Author Topic: Mustache Makeover: getting comfortable in the clenched asshole of poorness  (Read 13852 times)

Perpetual_Student

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Help, Mustachians!  We require your bristly know-how.

Here's the deal: we make barely anything at all as a couple, but we want to try to increase our earnings somewhat and live within our very limited means.

I am, as my SN implies, a student attempting to get into professional school. I apply this fall to veterinary schools, and next year I'll be finishing up a Masters degree.  I already have an MA, but it doesn't seem to matter how much education or experience you have in English, finding part-time work that pays over $15/hour can be a pipe dream.  I would find it extremely difficult myself into something full-time, because...school.  Right now I work two jobs as a student lab assistant in animal research labs (the field I am interested in).  Although they only pay ~$10/hr, doing that work is important to boost my application, since getting into vet school is extraordinarily competitive!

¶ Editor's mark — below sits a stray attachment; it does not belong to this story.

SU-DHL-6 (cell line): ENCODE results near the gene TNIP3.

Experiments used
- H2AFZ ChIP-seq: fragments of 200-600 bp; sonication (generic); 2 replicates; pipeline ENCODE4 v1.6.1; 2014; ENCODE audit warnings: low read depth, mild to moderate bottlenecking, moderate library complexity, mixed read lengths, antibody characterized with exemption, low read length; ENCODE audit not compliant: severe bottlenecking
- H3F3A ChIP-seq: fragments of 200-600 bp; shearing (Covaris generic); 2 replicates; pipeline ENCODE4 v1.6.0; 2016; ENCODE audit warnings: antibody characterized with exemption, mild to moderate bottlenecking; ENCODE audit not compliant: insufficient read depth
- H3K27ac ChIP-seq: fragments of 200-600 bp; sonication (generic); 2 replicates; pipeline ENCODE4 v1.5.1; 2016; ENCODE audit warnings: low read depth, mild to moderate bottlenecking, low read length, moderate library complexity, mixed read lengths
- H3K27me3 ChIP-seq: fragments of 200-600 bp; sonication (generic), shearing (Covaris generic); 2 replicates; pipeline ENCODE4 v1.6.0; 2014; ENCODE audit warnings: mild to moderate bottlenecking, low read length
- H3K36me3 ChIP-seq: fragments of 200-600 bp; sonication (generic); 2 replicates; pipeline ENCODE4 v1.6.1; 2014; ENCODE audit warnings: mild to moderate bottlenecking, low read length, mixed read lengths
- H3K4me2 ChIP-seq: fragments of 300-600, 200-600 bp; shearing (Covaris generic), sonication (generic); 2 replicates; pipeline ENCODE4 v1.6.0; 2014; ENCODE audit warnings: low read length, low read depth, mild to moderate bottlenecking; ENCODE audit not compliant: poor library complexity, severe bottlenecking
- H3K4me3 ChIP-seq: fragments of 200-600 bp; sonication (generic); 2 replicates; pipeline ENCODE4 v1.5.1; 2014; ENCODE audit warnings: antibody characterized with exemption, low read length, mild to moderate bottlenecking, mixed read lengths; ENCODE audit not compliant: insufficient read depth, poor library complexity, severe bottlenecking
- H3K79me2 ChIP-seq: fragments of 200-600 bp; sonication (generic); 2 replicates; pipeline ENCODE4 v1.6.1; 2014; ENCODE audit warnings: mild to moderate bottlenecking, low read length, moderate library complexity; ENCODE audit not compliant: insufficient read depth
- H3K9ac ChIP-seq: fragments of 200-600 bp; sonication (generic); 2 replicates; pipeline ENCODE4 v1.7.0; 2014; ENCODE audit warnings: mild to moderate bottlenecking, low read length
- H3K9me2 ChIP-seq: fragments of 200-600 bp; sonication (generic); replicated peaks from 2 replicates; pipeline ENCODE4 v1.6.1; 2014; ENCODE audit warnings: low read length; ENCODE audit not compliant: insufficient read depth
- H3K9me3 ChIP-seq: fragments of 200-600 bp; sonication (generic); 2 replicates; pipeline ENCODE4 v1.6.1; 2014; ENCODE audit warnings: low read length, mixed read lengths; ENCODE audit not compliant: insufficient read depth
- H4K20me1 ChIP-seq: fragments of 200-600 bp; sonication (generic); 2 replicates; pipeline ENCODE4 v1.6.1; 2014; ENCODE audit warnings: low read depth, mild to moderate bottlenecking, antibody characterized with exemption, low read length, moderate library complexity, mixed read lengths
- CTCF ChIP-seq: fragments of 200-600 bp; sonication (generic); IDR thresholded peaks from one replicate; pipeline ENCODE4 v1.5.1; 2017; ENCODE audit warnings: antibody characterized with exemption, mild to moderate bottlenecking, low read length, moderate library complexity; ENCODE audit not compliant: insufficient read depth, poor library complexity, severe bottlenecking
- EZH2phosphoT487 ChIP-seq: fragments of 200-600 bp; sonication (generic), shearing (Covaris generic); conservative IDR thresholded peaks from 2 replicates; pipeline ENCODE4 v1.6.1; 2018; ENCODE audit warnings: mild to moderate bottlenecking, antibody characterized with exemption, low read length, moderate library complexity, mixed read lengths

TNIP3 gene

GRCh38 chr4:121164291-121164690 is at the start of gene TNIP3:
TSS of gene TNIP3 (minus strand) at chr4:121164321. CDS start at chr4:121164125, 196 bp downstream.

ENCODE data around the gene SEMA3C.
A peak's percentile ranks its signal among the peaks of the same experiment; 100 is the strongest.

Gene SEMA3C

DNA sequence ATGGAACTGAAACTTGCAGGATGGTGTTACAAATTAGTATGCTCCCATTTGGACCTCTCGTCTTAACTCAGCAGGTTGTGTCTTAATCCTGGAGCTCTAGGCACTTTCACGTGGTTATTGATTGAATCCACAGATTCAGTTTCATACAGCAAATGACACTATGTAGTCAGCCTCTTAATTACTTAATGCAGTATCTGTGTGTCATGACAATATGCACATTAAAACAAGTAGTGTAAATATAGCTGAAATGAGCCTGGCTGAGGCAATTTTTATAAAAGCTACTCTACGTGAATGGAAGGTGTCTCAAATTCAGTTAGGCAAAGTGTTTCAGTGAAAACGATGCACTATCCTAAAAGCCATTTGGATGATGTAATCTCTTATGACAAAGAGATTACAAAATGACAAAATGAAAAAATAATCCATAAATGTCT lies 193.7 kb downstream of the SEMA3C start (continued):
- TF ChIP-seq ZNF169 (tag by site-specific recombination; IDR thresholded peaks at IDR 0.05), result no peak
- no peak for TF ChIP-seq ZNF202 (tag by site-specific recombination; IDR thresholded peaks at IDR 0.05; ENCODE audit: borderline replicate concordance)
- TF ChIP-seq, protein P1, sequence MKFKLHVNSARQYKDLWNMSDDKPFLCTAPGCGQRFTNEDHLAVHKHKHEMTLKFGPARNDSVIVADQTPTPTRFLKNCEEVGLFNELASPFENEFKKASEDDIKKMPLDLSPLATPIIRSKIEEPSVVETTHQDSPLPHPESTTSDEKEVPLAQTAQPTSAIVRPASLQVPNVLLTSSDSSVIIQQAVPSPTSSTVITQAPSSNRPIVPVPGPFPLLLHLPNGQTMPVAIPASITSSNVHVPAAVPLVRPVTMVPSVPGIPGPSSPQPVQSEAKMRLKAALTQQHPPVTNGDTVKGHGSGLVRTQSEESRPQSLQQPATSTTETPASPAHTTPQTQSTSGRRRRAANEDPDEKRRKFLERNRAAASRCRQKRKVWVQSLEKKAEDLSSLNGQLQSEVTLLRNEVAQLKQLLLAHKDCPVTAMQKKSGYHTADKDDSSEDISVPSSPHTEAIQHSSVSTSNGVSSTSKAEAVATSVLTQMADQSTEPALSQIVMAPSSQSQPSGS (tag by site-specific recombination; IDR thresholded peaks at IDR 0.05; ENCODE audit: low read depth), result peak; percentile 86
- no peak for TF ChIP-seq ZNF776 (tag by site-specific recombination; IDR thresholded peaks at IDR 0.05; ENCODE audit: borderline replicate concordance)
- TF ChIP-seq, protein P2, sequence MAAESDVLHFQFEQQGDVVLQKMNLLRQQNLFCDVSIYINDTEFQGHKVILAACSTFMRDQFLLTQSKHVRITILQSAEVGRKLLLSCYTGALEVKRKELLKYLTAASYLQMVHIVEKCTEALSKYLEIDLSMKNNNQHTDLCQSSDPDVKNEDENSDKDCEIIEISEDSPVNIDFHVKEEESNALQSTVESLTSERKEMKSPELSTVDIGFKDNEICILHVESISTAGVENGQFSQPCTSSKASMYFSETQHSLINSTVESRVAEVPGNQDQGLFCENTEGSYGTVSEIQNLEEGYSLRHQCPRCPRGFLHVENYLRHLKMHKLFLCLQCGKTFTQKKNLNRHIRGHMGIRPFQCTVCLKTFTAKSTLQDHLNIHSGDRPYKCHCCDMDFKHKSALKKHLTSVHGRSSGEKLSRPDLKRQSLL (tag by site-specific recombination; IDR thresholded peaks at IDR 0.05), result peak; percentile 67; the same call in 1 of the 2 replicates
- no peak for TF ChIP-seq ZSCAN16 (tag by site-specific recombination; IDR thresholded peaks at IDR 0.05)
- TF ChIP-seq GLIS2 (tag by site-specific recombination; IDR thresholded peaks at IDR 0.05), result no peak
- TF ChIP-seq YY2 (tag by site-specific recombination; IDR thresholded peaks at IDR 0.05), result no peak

Mr. Perpetual_Student (Mr. PS) is a musician by profession, and between teaching, gigging, and whatever else he does he makes approximately $18,000/year. He is great at the work he does, and he is doing better personally and financially since quitting his low-paying day job a year and a half ago.  However, while his days, nights, and weekends are pretty full (oh the life of a musician), we know that he could be seeking more and better opportunities.  His typical week involves teaching lessons a block from our apartment for three or four days a week, traveling 30 miles to Denver to host an open mike on Wednesdays, traveling those same 30 miles to teach on Fridays, then traveling another 35 miles south to teach all day Saturday, returning to Denver to teach and rehearse on Sunday, and driving the last 30 miles home Sunday night to repeat all over again.  To cut down on gas $ and wear and tear, he spends two nights a week with a friend, but it seems ridiculous to travel so far to teach some lessons, when it would make more sense to find closer students.  I have told him this many, many times, but he is adamant that this is a necessary thing.  Most of his lessons are in the town 65 miles south from us, and most of his demand.  (We live where we do because I am a student in a town an hour to the north.  I am able to justify this long commute because as a student, I have a bus pass paid for by student fees, and I am able to travel back and forth basically for free.)